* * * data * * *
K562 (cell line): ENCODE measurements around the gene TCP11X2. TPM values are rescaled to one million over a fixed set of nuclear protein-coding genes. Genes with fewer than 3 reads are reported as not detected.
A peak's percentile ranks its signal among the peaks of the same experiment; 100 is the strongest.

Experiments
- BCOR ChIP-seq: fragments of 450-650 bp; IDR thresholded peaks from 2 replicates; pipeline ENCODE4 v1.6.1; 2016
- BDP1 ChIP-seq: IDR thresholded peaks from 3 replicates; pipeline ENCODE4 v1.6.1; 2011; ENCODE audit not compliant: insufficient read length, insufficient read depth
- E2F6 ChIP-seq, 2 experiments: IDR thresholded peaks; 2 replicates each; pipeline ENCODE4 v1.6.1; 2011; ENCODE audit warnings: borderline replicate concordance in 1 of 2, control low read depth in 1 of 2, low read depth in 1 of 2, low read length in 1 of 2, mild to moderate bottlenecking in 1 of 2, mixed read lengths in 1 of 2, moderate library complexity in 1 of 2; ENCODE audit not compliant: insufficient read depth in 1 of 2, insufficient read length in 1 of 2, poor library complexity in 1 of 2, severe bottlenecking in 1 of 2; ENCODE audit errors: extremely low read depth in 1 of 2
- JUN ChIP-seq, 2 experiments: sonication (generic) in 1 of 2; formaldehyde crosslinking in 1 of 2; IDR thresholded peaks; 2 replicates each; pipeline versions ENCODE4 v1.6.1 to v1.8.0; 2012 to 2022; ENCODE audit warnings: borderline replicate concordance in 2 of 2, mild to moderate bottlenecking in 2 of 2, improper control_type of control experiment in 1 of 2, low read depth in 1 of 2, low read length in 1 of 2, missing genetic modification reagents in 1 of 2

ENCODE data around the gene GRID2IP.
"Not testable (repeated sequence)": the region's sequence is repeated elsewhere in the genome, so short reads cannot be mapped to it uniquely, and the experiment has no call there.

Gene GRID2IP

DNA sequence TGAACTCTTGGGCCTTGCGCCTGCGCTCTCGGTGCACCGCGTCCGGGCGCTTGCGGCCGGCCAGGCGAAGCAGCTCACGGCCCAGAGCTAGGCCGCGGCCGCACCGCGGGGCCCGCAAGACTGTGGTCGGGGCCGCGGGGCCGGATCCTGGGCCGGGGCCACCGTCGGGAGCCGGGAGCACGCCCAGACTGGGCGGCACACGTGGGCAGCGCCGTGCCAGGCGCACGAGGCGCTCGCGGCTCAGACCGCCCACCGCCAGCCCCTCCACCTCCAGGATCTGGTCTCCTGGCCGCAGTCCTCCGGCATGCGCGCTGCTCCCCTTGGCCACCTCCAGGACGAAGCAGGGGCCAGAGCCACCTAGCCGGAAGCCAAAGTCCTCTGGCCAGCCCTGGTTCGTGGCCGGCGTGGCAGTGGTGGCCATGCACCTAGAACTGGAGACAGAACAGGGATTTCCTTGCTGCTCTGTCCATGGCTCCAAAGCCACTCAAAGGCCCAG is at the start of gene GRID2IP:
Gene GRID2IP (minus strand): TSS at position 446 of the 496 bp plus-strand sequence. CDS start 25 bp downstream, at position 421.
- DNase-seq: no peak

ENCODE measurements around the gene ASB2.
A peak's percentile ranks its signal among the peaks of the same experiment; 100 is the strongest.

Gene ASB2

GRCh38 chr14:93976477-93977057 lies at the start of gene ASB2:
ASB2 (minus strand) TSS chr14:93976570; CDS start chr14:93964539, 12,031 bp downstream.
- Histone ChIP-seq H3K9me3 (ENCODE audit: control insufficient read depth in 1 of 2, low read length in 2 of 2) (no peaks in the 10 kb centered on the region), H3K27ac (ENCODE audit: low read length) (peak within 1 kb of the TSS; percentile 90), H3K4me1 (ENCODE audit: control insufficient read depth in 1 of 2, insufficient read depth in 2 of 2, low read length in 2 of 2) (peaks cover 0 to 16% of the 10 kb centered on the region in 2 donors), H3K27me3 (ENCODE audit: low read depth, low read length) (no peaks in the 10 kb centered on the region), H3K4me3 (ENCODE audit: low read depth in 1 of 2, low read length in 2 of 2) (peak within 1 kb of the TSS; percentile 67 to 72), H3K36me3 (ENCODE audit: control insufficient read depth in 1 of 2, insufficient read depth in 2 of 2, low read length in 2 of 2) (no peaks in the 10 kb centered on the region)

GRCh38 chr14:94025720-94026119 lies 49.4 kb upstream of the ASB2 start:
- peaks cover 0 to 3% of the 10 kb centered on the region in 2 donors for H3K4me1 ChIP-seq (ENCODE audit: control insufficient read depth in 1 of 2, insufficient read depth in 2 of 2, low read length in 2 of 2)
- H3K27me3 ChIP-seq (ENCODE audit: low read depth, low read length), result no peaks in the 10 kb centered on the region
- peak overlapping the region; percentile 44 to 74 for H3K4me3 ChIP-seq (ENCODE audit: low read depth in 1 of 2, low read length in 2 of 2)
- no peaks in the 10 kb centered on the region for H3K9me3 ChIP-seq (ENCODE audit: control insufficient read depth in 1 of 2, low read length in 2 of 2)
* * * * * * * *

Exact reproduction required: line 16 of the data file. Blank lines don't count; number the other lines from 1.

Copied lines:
Gene ASB2